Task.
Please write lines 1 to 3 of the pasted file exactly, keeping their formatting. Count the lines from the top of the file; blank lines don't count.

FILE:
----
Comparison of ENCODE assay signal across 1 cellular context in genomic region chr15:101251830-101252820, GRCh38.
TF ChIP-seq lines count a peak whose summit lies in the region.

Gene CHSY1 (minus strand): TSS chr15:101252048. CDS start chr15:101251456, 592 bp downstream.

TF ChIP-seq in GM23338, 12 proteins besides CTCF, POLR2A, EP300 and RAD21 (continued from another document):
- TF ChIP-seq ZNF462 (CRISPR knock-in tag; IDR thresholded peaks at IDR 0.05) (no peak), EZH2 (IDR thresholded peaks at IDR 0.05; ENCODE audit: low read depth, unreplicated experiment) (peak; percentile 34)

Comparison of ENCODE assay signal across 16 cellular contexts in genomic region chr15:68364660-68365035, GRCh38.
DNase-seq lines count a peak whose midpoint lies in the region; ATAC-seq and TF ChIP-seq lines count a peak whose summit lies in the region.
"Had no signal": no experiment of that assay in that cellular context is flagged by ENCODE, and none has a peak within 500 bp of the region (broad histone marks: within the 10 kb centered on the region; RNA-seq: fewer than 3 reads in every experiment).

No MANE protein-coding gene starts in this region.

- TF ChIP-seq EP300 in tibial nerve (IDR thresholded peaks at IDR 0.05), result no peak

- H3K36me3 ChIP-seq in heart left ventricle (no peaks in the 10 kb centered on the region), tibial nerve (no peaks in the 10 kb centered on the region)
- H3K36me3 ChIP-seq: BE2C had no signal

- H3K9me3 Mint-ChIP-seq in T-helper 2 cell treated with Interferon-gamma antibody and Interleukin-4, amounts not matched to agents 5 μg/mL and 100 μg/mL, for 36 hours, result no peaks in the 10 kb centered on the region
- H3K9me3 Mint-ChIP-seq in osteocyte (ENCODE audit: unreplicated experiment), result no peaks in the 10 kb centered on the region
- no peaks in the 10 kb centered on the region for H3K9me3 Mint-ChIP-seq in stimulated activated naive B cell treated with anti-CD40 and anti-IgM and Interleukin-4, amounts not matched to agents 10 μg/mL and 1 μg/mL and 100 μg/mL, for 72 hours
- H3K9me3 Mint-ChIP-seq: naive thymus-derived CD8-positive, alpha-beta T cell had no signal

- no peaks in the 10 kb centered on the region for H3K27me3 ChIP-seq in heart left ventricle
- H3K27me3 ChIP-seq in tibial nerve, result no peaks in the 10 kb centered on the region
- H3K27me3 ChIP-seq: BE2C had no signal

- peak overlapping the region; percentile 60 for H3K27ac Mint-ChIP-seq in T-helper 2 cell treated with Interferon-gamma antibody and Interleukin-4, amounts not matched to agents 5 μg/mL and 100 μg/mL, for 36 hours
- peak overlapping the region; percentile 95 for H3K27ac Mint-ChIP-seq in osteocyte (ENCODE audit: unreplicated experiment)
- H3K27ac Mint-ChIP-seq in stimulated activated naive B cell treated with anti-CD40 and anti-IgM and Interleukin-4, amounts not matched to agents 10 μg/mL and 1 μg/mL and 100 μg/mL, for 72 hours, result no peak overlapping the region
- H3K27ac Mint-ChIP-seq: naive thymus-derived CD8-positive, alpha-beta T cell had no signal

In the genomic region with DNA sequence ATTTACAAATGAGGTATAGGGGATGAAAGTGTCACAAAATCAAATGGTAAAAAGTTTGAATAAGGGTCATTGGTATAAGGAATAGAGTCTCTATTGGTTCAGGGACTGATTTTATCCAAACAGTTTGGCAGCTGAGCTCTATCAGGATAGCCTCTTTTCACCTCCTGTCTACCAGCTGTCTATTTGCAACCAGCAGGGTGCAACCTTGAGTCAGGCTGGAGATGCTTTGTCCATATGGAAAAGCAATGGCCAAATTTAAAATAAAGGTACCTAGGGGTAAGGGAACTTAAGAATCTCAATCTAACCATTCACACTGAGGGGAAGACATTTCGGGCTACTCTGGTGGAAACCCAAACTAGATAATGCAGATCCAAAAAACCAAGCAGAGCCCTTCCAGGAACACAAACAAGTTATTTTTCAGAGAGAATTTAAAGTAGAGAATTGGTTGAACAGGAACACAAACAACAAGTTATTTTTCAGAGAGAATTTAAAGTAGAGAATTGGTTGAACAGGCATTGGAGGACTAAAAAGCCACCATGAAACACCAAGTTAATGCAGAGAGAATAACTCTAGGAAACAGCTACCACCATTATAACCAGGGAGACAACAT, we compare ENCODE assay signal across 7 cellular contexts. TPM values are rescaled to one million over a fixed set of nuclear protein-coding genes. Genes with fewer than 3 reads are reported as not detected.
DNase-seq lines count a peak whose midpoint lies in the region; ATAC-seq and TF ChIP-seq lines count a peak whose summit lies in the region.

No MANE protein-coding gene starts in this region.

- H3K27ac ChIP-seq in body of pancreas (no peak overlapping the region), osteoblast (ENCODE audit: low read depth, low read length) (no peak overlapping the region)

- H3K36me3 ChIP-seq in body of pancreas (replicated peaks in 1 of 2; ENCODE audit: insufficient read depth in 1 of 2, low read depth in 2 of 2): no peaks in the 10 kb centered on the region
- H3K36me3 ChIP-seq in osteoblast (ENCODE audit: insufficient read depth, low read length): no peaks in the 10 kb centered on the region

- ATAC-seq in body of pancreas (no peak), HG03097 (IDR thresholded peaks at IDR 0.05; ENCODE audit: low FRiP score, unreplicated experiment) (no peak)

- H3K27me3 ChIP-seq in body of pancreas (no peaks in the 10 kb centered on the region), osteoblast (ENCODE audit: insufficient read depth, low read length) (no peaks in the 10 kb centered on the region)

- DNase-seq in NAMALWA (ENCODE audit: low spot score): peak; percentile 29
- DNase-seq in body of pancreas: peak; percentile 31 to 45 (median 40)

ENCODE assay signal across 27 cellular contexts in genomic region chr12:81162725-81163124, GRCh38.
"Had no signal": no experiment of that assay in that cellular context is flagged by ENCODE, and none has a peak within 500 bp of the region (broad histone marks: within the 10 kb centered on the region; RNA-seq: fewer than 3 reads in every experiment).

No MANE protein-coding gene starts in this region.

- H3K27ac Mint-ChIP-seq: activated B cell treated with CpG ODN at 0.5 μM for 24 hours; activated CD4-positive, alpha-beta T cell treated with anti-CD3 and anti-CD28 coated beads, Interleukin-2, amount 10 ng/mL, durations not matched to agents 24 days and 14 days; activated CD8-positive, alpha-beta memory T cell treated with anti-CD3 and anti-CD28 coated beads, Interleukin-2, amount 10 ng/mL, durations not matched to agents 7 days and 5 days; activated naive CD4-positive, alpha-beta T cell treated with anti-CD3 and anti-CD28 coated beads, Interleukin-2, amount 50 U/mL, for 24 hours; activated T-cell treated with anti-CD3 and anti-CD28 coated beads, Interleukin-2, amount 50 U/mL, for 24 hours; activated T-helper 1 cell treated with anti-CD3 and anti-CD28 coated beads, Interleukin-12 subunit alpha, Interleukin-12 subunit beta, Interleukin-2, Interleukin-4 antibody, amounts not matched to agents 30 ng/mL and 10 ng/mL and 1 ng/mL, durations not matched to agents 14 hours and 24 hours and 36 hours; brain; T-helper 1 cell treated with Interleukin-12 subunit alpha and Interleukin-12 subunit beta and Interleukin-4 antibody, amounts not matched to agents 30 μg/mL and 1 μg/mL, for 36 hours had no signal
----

Comparison of ENCODE assay signal across 1 cellular context in genomic region chr15:101251830-101252820, GRCh38.
TF ChIP-seq lines count a peak whose summit lies in the region.

Gene CHSY1 (minus strand): TSS chr15:101252048. CDS start chr15:101251456, 592 bp downstream.